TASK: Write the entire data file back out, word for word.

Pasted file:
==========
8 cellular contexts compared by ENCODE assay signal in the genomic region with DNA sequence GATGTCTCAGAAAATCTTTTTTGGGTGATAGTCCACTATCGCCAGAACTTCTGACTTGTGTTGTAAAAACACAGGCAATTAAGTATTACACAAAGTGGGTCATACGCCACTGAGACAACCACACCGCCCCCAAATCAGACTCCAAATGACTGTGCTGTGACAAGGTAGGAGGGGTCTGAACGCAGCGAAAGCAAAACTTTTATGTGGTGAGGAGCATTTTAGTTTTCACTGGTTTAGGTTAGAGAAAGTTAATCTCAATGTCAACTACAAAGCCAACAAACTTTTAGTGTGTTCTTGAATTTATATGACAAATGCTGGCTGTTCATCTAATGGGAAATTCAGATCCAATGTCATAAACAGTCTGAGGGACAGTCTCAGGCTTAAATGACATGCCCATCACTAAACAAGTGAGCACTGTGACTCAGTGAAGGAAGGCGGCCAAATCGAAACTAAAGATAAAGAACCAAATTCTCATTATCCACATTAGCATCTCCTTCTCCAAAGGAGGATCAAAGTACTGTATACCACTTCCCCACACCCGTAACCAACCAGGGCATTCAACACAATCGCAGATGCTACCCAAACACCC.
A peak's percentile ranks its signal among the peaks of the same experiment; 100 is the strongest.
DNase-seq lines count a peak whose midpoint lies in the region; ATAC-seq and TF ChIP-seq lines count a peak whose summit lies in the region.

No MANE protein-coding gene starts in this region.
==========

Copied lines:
8 cellular contexts compared by ENCODE assay signal in the genomic region with DNA sequence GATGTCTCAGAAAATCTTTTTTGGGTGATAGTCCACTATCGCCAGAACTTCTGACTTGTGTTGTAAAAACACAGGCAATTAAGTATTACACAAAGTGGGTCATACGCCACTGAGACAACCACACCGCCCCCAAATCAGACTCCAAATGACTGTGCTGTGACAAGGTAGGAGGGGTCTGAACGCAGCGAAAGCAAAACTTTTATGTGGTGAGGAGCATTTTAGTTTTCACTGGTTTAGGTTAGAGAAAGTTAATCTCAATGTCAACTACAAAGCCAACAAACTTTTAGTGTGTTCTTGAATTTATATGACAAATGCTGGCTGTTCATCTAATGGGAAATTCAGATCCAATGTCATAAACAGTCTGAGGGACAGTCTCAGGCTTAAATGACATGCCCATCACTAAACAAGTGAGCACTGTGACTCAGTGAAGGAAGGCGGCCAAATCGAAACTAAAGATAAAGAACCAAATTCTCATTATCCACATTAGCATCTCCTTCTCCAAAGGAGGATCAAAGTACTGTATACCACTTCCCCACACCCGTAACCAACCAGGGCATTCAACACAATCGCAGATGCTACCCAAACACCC.
A peak's percentile ranks its signal among the peaks of the same experiment; 100 is the strongest.
DNase-seq lines count a peak whose midpoint lies in the region; ATAC-seq and TF ChIP-seq lines count a peak whose summit lies in the region.

No MANE protein-coding gene starts in this region.